As a result of this complexity, the supply chain issues will take a long time to untangle. When goods and materials start flowing again, they aren’t necessarily going to fill the backlog of depleted inventories. Some players will have gone out of business, breaking links in the chain. Others will have pivoted and found other solutions, like using other suppliers in other markets.
The disruptive effect is deep and far-reaching. Whilst the global supply chain could perhaps have returned to normal business after a short-term localised shock such as an extreme weather event, the sustained and repeated effects of the pandemic have significantly altered operations in a way that won’t easily be undone.
Prior to the pandemic, logistics experts tended to advise on lean business practices, efficiency and cost-cutting. Will we now see a greater emphasis on resilience come out of this seismic period in the industry? Although that might seem logical, it also seems unlikely to happen.
With all players in relentless competition with one another, efficiency and cost-minimisation are likely to remain the dominant approach across the logistics and manufacturing industry as participants chase the thinnest margins. Cost-cutting is usually incompatible with resilience. And whilst it would be desirable to have more slack in the system, the costs of maintaining extra warehousing, fleet and workers is prohibitive for most businesses.
A changing world
For complicated reasons, including population displacement and workers not returning after layoffs, there are persistent labour shortages across the chain.
It’s particularly notable in China, where manufacturers are finding it hard to recruit enough workers. A key factor in this is thought to be a decline in rural workers migrating to find factory jobs post-pandemic but there’s also a preference for work seen as more skilled and more socially prestigious than blue-collar jobs.
Whilst the pandemic exacerbated this trend, there are other factors at play including a dwindling demographic labour pool, changed worker expectations and increased education levels – these are not going to be reversed. Whilst these problems affect China in particular, the same trends are apparent in many other emerging economies that have been the bedrock of manufacturing.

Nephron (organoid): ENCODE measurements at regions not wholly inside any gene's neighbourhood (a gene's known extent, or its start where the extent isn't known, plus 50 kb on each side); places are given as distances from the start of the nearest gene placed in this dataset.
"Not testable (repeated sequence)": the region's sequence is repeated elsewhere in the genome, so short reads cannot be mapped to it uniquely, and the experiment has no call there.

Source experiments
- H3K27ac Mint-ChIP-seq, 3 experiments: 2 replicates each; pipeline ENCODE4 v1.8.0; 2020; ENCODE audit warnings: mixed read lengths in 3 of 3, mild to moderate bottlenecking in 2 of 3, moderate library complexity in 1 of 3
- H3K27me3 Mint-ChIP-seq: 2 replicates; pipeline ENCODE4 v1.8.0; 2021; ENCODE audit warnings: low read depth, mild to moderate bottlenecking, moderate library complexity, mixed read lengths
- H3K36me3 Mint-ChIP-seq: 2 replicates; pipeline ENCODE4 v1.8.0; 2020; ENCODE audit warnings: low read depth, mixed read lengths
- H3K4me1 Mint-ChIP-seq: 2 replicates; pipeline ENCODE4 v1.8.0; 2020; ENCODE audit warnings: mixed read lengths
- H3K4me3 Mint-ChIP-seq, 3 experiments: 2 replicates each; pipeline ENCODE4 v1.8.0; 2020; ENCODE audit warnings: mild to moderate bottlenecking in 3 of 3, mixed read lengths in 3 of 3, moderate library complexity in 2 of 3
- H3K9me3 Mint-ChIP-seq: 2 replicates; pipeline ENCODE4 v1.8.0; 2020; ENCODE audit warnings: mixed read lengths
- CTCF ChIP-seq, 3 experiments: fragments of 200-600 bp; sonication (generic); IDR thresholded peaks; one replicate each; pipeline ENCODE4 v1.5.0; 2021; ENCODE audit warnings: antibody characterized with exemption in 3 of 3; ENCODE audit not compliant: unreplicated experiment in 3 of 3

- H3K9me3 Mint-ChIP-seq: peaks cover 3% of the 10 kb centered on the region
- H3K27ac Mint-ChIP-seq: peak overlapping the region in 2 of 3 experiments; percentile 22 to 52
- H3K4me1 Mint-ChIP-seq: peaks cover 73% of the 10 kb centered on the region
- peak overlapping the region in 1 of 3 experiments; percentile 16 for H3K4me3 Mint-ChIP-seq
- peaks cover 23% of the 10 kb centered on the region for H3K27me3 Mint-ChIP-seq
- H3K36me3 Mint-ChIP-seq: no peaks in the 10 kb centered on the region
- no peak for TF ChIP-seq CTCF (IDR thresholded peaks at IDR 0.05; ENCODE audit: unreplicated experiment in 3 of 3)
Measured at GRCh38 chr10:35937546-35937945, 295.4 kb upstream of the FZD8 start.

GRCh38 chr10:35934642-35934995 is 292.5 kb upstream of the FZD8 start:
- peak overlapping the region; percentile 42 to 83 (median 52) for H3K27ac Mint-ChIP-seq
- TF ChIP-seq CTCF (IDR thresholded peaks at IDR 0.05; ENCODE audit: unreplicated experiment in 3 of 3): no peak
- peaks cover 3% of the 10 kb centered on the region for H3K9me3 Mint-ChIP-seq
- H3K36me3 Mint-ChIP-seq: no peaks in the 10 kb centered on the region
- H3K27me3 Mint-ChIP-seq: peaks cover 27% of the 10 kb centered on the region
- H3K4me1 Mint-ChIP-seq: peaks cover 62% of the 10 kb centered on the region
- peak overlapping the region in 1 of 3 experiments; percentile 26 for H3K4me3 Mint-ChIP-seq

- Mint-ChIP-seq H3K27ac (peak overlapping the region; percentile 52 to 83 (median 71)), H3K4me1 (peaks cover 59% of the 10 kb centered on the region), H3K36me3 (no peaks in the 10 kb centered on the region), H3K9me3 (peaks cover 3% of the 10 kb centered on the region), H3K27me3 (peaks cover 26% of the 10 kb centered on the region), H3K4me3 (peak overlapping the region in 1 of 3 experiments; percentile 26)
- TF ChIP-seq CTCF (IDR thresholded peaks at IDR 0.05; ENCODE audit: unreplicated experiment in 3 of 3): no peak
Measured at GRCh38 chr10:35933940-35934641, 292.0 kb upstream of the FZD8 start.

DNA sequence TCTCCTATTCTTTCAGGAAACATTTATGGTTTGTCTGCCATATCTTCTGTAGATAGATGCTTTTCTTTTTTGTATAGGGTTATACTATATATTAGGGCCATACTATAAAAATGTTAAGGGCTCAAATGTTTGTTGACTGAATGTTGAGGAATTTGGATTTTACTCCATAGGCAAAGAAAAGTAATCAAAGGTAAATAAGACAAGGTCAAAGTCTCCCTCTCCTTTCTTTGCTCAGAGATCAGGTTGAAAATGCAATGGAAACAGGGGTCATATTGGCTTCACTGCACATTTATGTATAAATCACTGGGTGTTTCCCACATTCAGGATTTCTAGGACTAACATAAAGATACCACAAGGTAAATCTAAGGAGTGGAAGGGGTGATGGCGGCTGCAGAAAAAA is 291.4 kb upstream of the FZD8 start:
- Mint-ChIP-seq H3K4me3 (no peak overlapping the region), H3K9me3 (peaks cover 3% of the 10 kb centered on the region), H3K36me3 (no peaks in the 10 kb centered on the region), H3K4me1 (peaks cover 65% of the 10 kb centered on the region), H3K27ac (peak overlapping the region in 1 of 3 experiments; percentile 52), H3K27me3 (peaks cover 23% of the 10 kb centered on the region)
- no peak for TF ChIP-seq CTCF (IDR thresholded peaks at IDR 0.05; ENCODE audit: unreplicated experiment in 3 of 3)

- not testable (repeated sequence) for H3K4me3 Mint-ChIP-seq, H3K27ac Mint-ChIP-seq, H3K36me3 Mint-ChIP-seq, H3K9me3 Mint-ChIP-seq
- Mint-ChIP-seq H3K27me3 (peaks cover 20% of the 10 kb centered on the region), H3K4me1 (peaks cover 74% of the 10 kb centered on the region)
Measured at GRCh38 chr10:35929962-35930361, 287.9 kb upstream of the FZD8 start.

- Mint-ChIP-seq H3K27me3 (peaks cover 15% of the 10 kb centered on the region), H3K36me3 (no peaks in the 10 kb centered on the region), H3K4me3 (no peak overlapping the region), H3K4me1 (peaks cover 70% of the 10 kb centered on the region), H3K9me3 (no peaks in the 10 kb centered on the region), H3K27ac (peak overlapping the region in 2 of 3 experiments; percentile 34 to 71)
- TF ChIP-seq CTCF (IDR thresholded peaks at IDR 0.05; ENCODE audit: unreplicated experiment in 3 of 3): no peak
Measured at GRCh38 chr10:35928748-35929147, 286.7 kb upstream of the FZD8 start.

How customers have changed
One thing that might persuade the logistics and manufacturing industries to change their approach might be if customers have changed their mindset. If customers place a greater value on resilience in the supply chain, perhaps this could change working practices. Some business buyers may now be more cautious about which suppliers they use.
It’s possible that future contracts may go to suppliers that customers perceive to be more resilient to supply chain shocks. This might mean those which offer warehouse capacity, flexibility, that manufacture locally or that have transparent supply chains.
Customers may also find a completely different way to buy. We know domestic consumers changed their buying behaviour in significant numbers during the pandemic, with increased numbers turning to online channels for the first time or buying types of commodities they previously hadn’t purchased online. Business buyers changed their habits too, as they frantically tried new routes to source their goods and materials.
Many will have switched to other suppliers when their established ones failed to deliver. Procurement teams may have experimented with subscription services or community group buying sites for the first time. We could be seeing a big re-evaluation of how goods are sourced, across both businesses and consumers.